While soil scientists study the role of the Tardigrade in the microbial communities that make up healthy soil, other scientists are looking at the resilience of the Tardigrade for other beneficial uses. A common and nearly indestructible soil organism, the Tardigrade or Water Bear, creates a sugar called “trehalose” which allows the tardigrade to survive without water, in a dehydrated state, for decades. Scientists are experimenting with trehalose as a preservative for human blood. They are extracting trehalose from tardigrades and other animals that produce it, such as brine shrimp. Experimental results so far indicate that by injecting trehalose into blood cells, the cells can survive dehydration at room temperature. If this proves to be effective, after human trials with the rehydrated blood, it will be possible to store human blood for pandemics, for medical use where refrigeration is not available, even for use by colonists on Mars.
In January 2020, students at Riverday School in Spokane, WA did a variety of projects around tardigrades. Students created posters, took samples, and visited Gonzaga University to view live tardigrades. The students are supporting the initiative to make tardigrades Washington State’s micro-animal.
Here is a short video of their work on tardigrades. This footage was shot by the students themselves.
Here is the full video as shot and produced by the students.
There are also lots of pictures of the students during their trip to Gonzaga, as well as the teachers involved and the posters the students made.
Tardigrade: Proposed Official State Micro-Animal of Washington
Two Washington State schools are nominating the Tardigrade as Washington State’s Micro-Animal. The science students at the Friday Harbor High School on San Juan Island and the students at Riverday School in Spokane have studied the Tardigrade as part of their science curriculum and found it to be worthy of becoming the Washington State Micro-Animal. The Tardigrade, which means “slow stepper” and is sometimes referred to as the “water bear” or “moss piglet,” is among the most resilient animals alive today, having survived the last five mass extinctions. They are found in fossil records 530 million years old. A native of Washington State, found in every county and habitat, it lives in mosses, lichens, marine and freshwater sediments, soil, seawater, freshwater, glaciers, hot springs, deserts, and rain forests. They are important ecologically because they eat other micro-organisms, such as crop-destroying nematodes, as well as plant cells, and help to clean both soil and water. Due to its amazing ability to withstand extremes, such as boiling mud pots in Yellowstone, glaciers on mountaintops, the vacuum of space, extreme drought, and radiation, the Tardigrade is being studied for new methods of adapting to climate change, as well as for preventing radiation damage from cancer treatments. Tardigrades may also be the first colonists on the moon since they crash-landed there in August of 2019. According to an international expert on Tardigrades, Lukasz Kaczmarek, they are likely to have survived because “Tardigrades can survive pressures that are comparable to those created when asteroids strike Earth, so a small crash like this is nothing to them.” This and many other extreme achievements of the Tardigrade make it the perfect Micro-Animal for the Evergreen State.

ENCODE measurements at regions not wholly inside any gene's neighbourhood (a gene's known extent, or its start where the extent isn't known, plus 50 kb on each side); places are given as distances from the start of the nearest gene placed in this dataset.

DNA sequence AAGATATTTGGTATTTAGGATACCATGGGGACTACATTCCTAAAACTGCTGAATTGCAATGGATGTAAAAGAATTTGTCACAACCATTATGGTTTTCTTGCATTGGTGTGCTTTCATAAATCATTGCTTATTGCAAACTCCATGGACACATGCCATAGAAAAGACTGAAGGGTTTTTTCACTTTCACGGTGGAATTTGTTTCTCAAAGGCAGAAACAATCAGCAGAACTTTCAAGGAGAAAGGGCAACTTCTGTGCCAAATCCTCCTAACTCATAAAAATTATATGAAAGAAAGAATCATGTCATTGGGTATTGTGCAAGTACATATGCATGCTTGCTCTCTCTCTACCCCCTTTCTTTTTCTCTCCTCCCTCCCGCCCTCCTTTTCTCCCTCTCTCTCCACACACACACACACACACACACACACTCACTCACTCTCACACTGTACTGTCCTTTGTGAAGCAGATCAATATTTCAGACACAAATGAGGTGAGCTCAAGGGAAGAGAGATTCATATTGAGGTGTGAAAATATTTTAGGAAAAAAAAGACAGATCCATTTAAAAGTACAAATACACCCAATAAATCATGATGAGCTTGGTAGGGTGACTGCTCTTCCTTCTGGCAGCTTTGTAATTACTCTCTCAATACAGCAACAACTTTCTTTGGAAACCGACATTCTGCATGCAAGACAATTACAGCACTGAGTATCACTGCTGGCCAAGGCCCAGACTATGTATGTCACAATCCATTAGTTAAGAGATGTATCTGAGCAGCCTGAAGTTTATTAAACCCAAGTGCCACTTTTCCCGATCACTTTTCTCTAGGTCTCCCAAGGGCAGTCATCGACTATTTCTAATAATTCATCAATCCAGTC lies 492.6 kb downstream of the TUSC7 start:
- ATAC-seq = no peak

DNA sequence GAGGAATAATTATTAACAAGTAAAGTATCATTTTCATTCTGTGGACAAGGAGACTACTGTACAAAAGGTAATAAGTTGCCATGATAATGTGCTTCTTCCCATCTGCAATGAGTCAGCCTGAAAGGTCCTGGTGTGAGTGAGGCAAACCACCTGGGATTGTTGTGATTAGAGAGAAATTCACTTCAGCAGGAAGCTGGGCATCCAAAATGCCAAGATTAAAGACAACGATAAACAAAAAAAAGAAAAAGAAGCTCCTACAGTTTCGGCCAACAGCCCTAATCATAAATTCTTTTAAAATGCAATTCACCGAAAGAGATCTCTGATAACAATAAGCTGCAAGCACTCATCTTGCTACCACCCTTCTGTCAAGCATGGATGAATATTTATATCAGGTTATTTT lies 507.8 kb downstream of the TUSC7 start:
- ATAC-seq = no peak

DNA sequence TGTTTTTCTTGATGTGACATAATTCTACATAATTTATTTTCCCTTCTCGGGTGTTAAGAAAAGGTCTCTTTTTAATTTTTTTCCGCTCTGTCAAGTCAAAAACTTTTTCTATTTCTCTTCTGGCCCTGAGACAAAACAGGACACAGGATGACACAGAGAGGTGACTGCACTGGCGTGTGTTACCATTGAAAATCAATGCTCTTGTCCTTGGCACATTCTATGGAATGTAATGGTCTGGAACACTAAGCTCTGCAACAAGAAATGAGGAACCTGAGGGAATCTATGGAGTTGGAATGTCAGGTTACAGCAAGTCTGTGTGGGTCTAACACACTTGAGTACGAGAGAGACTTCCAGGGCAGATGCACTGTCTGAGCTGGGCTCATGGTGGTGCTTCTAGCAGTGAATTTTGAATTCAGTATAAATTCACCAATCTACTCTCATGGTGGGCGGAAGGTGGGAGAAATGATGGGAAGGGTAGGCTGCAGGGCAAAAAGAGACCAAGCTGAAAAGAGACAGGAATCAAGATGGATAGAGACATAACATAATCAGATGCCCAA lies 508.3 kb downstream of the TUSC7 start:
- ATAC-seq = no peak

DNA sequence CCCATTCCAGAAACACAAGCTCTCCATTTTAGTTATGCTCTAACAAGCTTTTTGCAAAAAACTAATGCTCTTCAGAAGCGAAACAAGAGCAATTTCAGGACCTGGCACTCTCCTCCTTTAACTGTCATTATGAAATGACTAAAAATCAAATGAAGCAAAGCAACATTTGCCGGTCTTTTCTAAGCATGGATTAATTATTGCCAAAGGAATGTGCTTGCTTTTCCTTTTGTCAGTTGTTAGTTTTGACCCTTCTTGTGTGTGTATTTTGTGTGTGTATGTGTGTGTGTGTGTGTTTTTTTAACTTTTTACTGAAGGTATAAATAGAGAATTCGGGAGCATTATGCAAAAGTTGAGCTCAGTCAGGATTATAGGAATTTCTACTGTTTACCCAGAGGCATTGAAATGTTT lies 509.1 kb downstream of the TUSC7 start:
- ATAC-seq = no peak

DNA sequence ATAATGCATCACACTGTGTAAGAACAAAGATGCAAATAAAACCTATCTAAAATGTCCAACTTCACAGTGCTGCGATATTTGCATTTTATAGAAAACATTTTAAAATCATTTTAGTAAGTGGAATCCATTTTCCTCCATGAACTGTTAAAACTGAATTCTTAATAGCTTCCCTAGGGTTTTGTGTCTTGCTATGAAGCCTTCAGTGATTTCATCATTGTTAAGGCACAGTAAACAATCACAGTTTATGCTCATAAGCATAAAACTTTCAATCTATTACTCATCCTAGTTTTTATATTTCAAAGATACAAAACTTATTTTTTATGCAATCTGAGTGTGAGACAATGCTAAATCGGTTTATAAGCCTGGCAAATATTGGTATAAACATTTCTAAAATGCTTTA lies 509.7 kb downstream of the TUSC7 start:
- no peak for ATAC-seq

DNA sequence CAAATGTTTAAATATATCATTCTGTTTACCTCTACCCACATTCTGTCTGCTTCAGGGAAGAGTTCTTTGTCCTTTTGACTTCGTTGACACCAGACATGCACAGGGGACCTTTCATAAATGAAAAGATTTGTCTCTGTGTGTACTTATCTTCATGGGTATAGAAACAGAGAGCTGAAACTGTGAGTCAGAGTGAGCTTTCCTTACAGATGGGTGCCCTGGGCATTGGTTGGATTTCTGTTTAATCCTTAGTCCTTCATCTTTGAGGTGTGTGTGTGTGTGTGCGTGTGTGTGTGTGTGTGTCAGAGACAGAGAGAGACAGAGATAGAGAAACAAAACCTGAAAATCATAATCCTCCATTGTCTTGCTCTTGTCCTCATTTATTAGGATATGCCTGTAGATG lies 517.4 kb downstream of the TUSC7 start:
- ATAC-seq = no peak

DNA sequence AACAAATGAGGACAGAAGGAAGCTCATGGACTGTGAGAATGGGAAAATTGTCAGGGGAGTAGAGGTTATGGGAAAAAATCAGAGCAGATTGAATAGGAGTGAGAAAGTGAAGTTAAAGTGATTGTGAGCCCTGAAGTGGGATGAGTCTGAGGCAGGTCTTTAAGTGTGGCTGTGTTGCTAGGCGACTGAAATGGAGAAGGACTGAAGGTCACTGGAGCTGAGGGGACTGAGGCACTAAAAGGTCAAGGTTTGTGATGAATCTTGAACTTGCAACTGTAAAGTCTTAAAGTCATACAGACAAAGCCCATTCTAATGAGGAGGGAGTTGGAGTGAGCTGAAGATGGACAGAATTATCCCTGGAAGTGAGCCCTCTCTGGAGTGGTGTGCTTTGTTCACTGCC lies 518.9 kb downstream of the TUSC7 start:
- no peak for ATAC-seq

UPDATE: Washington state high school students attended legislative sessions in Olympia in support of making the tardigrade the state micro-animal.
Below are pictures of the students at the statehouse. Featured in one of the pictures is Representative Alex Ramel.
Before the hearing, Representative Alex Ramel took a few moments to talk to the students that would be testifying.
week, Lynn Bahrych delivered 30 living tardigrades to the science classes at